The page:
The gears are turning at agencies, too. Earlier this month, the EPA’s new administrator, Michael Regan, declared environmental justice an agency priority and called on EPA offices to engage with pollution-burdened communities. Meanwhile, at the National Institutes of Health, a new initiative seeks to promote racial equity in the research workforce, and the Centers for Disease Control and Prevention just declared racism a public health threat.

Letting experts advise

To create effective policies, the government relies on scientific advice, a need filled in large part by experts on more than 200 scientific advisory committees. But these committees are vulnerable: During the Trump administration, political officials disbanded many of them, and stocked many that remained with unqualified, conflicted people.

The Biden administration has already begun undoing this damage. On his first day, Biden revoked a Trump rule that required agencies to slash a third of advisory committees, and a week later, he directed agencies to assess how to protect these committees. Some agencies have been proactive: the EPA has already “reset” two of its committees by emptying the rosters and starting anew.

Next, Biden’s team must make science committees more resilient and more reflective of the public they serve. Committee membership must be more diverse, agencies must rigorously protect against conflicts of interest, and the federal government must do all it can to inform the public about the purpose and people of its science advisory committees.

Keeping out conflicts of interest

On his last day as president, Trump released his aides from ethics requirements intended to endure years after their departure from government. The move freed them to take advantage of lucrative lobbying jobs.

But that same day, President Biden signed an executive order affirming his administration’s commitment to ethics, and restoring the requirements for Biden’s staff that Trump had undone for his. But Biden must do more. His ethics pledge keeps his staff from working as lobbyists for two years after they leave government, but this ought to be longer, and Biden ought to ensure that whatever can be made public—for example, conflicts-of-interest waivers and officials’ past professional ties—is made public.

Involving the public

Because our leaders are elected by and for the people, the public should know what goes on in government—a rarity during the previous administration, which hid visitor logs, spurned congressional oversight, rained hostility on the free press, and rammed through regulations with scant public input.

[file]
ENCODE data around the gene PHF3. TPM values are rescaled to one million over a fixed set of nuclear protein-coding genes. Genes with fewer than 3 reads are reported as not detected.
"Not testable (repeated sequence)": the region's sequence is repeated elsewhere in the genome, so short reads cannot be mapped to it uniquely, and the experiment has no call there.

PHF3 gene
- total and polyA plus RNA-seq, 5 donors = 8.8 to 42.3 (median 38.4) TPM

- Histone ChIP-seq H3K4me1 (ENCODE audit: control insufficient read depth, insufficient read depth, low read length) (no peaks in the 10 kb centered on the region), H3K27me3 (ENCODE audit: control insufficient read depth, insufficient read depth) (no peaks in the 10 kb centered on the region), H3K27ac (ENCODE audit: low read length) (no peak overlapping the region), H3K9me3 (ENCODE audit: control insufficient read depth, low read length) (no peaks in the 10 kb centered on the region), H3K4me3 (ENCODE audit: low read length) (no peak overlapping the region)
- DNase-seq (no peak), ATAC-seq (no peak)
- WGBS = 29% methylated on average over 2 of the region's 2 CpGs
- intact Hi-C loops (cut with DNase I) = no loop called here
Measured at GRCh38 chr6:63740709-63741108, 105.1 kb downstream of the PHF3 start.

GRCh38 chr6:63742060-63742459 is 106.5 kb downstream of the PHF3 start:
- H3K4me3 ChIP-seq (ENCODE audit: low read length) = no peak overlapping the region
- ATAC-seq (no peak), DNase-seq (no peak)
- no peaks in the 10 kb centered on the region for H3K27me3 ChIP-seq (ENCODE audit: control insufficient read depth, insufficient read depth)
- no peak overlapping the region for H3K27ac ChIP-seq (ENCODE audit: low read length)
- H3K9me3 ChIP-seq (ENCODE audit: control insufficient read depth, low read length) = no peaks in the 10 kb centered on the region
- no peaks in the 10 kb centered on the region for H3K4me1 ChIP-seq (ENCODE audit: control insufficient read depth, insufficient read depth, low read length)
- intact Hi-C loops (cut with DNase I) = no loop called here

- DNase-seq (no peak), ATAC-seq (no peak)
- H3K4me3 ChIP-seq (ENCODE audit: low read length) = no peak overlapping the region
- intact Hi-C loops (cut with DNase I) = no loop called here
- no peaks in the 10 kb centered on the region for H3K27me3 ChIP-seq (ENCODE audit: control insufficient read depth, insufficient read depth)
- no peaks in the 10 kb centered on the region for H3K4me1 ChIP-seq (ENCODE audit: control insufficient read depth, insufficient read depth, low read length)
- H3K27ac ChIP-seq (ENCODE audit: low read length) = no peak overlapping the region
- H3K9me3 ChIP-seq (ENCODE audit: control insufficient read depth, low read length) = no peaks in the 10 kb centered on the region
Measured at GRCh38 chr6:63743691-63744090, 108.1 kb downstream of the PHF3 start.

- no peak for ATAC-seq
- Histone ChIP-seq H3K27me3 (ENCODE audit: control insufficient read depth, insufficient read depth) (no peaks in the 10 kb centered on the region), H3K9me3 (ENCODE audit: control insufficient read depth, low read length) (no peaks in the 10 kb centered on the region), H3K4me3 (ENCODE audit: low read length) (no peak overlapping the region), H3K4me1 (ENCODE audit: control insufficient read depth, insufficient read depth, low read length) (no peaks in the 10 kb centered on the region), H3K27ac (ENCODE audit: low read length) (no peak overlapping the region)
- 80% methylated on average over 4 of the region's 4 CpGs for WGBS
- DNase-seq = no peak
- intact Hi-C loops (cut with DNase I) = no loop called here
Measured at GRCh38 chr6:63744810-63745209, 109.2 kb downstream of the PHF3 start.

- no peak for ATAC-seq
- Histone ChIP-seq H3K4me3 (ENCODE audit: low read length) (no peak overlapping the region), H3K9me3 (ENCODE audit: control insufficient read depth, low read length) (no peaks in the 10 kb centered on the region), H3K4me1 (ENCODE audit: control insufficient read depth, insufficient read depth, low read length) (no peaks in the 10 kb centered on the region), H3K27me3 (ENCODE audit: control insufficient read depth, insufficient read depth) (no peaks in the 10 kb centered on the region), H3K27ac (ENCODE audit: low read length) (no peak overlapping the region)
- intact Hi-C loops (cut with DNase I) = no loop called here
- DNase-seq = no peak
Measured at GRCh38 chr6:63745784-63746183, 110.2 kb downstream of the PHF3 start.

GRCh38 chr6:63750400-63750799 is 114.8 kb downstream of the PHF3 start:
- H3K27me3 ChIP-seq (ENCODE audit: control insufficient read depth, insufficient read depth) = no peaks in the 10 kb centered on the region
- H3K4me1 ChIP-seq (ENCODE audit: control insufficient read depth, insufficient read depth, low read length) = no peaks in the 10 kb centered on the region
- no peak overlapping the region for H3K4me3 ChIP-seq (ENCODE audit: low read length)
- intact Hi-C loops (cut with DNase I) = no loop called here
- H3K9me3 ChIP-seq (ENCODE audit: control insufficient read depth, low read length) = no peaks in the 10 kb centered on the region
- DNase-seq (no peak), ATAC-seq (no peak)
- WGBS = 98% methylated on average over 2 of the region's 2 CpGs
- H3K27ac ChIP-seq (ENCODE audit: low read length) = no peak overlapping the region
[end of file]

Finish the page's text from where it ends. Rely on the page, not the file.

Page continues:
So far, the Biden administration has done better. Biden has already tasked agencies with improving public access to federal data. When appointees are exempted from certain ethics requirements, their names must be made public, and Biden has asked agencies to make the regulatory process more inviting to the public (although this directive is vague). While the White House plans to release some of its visitor logs, it won’t release virtual visitor logs—a big problem, especially during a pandemic that has kept many events online.

Protecting democracy

Science and democracy are partners. If the best available science tells us that lead paint is dangerous, sea levels are rising, or vaccines are safe, our elected leaders ought to embrace this knowledge and use it to make decisions that serve the public good.

But our democracy is eroding. Some leaders have attacked voting rights, cast doubt on free and fair elections, gerrymandered their districts, and allowed private money to pollute government decision-making.

Biden has made progress, certainly. He’s revoked damaging Trump-era executive orders, and he’s directed agencies to expand access to voter registration and election information.

But this isn’t enough to rebuild the shaky foundations of American democracy. The White House must work with Congress to keep dark money out of elections, prevent gerrymandering, help states manage their elections, and let voters vote.

Here at UCS, we’re keeping watch

This is not an exhaustive list of successes or recommendations. The Biden administration has done more, and must do more, to protect scientists and their role in decision-making. In the months to come, we’ll continue to track the administration’s actions, celebrating progress and, when needed, demanding more.

In the meantime, we commend the Biden team for the steps they’ve taken to protect federal science—and as ever, we implore the administration to listen to the experts, speak the truth, and lead with science. The public is counting on it.